Wednesday, June 1, 2016

Pilot project- Fish Creek Provincial Park minibus

May 26, 2016

Tonight I am on my way to the Bow Valley Ranch on the SE part of Fish Creek park to pilot using a minibus in conjunction with Friends of Fish Creek and Alberta Parks to offer tours to people with limited mobility or other people who want to see the park, but have no means to do so. We were checking for accessibility and for any impediments that could be removed. I love this idea as we also had a guide who had intimate knowledge of the park. I think more people would be willing to see this fabulous place with a little incentive such as this.

The weather was not cooperating tonight. The sky looked dark and ominous as I was driven down to the site. I knew we would be under the covered minibus, but it wouldn’t stop the cold and wind from chilling us all. Even with this prospect, we were all still excited about seeing the park. Many of our group had not been there at all before and I had only seen a fraction of this area.

photo courtesy of Mary Salvani

We all got into the minibus and we were then given a basic history of the area as well as information about what the night would hold.  Our driver, Don, started us down the paved path.  We had a few showers, but after 30 minutes of rain, the sun came out. We learned so much about the natural history of the park and what was done to reclaim the areas to make it the wonderful natural space it is now.
I think it was a successful pilot. Now we just have to spread the news.
Red Winged Blackbird- photo courtesy of Mary Salvani

Look for tours through Friends of Fish Creek... Minibus tours

Adaptive biking in Canmore

May 24, 2016

It’s a beautiful sunny, cool morning. At a mere 4 degrees, I had to wear layers and my winter coat. I don’t mind as I know it will warm up in the later hours. We started off early at 8:30 am to make it to Canmore by 10-ish. It is a new adaptive experience today. I am a little reticent as I am trying the hand cycle. None of my extremities are very strong, but my arms are weaker than my legs in this case. I really wasn’t sure how much this would work, but as always I try to lock those niggling ideas behind a closed door in my brain and just take the day as it comes. Whatever way it turns out, it is beautiful and I will be outside enjoying the breathtaking views of the Rocky Mountains.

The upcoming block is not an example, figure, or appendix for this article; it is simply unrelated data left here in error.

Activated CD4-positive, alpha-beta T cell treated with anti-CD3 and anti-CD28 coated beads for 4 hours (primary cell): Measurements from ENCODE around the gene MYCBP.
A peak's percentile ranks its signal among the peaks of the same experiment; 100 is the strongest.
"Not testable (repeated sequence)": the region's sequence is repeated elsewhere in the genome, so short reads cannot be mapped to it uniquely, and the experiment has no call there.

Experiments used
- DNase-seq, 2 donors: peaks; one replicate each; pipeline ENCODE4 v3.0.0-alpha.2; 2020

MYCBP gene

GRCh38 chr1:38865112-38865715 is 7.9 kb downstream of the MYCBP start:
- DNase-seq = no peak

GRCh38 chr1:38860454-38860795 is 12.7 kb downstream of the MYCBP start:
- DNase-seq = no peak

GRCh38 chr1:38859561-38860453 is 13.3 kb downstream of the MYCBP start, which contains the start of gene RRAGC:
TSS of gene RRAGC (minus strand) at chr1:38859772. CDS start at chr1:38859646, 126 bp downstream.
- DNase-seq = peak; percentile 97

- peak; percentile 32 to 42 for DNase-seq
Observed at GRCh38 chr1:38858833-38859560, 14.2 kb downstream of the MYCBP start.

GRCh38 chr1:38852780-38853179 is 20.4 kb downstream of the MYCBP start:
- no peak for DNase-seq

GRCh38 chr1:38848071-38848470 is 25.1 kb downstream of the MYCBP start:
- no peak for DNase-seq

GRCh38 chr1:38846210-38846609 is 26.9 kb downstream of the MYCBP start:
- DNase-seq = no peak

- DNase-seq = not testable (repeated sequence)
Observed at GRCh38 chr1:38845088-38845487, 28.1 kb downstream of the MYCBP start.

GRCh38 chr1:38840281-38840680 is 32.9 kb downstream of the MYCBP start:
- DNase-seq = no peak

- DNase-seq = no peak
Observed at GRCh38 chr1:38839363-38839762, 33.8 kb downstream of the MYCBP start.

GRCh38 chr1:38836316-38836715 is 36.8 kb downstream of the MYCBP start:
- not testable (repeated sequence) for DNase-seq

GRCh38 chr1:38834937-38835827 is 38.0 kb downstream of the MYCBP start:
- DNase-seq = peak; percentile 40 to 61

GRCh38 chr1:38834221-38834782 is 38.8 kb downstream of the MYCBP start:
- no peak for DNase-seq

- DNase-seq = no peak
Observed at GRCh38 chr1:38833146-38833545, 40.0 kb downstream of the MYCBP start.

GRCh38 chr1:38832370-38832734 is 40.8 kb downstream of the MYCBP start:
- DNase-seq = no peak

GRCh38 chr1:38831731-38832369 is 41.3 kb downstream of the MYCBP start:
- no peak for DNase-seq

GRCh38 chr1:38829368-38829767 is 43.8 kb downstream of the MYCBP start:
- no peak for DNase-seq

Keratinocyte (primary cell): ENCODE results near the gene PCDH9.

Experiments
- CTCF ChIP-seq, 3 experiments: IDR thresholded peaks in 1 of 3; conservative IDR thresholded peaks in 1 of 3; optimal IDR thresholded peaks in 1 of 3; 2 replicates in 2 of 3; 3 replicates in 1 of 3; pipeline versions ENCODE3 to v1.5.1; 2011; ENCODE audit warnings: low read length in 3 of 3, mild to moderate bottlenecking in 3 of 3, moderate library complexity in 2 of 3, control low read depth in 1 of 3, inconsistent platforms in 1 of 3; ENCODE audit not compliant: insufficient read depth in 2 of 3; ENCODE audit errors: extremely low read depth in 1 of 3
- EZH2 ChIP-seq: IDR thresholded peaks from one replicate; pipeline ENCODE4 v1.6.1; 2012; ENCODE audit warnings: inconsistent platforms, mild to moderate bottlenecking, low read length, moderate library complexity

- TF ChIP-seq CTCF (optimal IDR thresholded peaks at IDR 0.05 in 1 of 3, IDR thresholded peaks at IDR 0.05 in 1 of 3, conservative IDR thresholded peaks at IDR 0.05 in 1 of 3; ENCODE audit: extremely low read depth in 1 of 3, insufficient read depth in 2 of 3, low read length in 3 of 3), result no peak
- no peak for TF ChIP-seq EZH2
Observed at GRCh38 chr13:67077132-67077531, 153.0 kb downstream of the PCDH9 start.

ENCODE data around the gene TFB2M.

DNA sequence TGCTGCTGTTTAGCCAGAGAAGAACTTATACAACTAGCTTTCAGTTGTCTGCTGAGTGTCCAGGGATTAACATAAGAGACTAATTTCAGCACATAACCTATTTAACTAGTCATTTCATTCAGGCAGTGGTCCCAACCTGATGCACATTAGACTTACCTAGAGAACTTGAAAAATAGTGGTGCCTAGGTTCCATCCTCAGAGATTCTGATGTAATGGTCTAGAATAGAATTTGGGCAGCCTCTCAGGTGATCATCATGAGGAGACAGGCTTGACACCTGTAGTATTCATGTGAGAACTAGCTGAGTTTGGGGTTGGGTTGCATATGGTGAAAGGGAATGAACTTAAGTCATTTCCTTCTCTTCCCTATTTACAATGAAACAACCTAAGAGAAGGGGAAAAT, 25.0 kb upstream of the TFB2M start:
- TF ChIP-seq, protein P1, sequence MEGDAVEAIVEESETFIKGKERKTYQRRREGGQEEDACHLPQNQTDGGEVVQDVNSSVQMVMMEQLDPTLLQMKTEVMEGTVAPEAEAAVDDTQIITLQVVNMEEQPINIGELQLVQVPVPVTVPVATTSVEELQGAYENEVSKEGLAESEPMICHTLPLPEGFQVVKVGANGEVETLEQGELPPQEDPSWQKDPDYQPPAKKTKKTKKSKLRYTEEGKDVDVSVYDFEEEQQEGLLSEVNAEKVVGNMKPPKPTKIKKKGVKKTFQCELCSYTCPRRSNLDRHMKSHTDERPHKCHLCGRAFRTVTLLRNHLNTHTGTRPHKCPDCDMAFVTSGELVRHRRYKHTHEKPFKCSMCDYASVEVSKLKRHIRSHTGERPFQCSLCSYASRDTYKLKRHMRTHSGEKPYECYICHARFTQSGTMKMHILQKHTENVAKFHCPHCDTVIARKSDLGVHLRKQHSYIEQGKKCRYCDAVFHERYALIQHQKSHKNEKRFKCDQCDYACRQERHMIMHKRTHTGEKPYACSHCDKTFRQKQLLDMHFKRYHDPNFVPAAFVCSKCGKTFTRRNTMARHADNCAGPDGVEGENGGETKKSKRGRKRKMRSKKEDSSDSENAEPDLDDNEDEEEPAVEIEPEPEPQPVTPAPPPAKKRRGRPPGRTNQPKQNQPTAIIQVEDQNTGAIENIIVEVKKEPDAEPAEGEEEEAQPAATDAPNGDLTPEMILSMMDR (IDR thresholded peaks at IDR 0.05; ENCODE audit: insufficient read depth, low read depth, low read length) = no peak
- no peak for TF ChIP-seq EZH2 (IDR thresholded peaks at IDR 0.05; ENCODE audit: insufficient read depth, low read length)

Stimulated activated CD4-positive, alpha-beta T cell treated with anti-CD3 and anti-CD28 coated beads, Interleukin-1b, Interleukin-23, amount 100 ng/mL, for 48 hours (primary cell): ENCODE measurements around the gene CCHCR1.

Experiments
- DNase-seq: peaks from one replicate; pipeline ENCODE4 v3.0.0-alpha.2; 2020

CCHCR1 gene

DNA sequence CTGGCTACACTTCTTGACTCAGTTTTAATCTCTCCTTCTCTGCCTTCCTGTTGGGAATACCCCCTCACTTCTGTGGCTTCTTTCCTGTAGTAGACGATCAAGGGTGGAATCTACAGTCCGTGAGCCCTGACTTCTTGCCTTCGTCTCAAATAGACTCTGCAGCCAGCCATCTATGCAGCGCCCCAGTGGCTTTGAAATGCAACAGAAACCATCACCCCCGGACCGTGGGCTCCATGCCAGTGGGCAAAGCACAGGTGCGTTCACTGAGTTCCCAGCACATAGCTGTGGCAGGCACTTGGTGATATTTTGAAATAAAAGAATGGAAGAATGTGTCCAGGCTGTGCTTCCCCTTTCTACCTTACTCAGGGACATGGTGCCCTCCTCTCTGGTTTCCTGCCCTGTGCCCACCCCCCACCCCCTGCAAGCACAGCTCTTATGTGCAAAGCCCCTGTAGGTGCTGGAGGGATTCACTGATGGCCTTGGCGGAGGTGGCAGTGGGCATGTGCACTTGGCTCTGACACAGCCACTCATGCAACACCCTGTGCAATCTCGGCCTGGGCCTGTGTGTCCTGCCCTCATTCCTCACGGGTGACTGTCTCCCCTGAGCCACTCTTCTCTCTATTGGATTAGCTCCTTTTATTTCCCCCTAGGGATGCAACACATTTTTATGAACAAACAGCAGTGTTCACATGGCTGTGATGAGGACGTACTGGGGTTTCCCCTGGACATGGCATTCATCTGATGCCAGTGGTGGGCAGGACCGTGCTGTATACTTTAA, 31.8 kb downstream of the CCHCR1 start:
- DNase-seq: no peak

We arrive in Canmore on time and Jamie from Rocky Mountain Adaptive Sports picks me up at the designated meeting area and we are off to the pathway along the Bow River. This is a relatively flat and extensive pathway which will be great for a first attempt at the hand cycle. The cycle as you can see in the photo is three-wheeled and this particular one has an upright seat while some have reclining seats. These are not great for me as I end up only looking at the sky instead of ahead of me. Anyway, we adjust some of the settings on the bike. I need to be quite close to the turning mechanism to get it all the way around, but I think it will be alright.

We start on our way. Jamie pushes me over the hills that are a little too hard for me to get over and the rest I can coast. The brakes needed some getting used to because I had to push the handle forward. It wasn’t quite reacting as I wanted it to. There was only one time where I was going quite fast and was encountering people and an on- coming bike. I managed to get around them without creating an accident, but I breathed a sigh of relief when there was an uphill slope which slowed me down enough for Jamie to catch up with me. The rest of the way went great and I got in my speed fix. The wind in my hair, the sun on my skin and what feels like freedom...until the next hill anyway. I suppose that could be an analogy of life, couldn’t it?   

I managed to do more than I had first anticipated. This is often the case. As I opened that door in my mind where the negative thoughts were at the beginning of the day, I was not surprise to find it empty. I left that door open. It will be the prison of the next bout of thoughts that may impede having a wonderful day.

Until my next adventure, check out the video of my need for speed.

Check out  Rocky Mountain Adaptive Sports Center ... RMASC Facebook  or  rockymountainadaptive

Adaptive Biking - Canmore, Alberta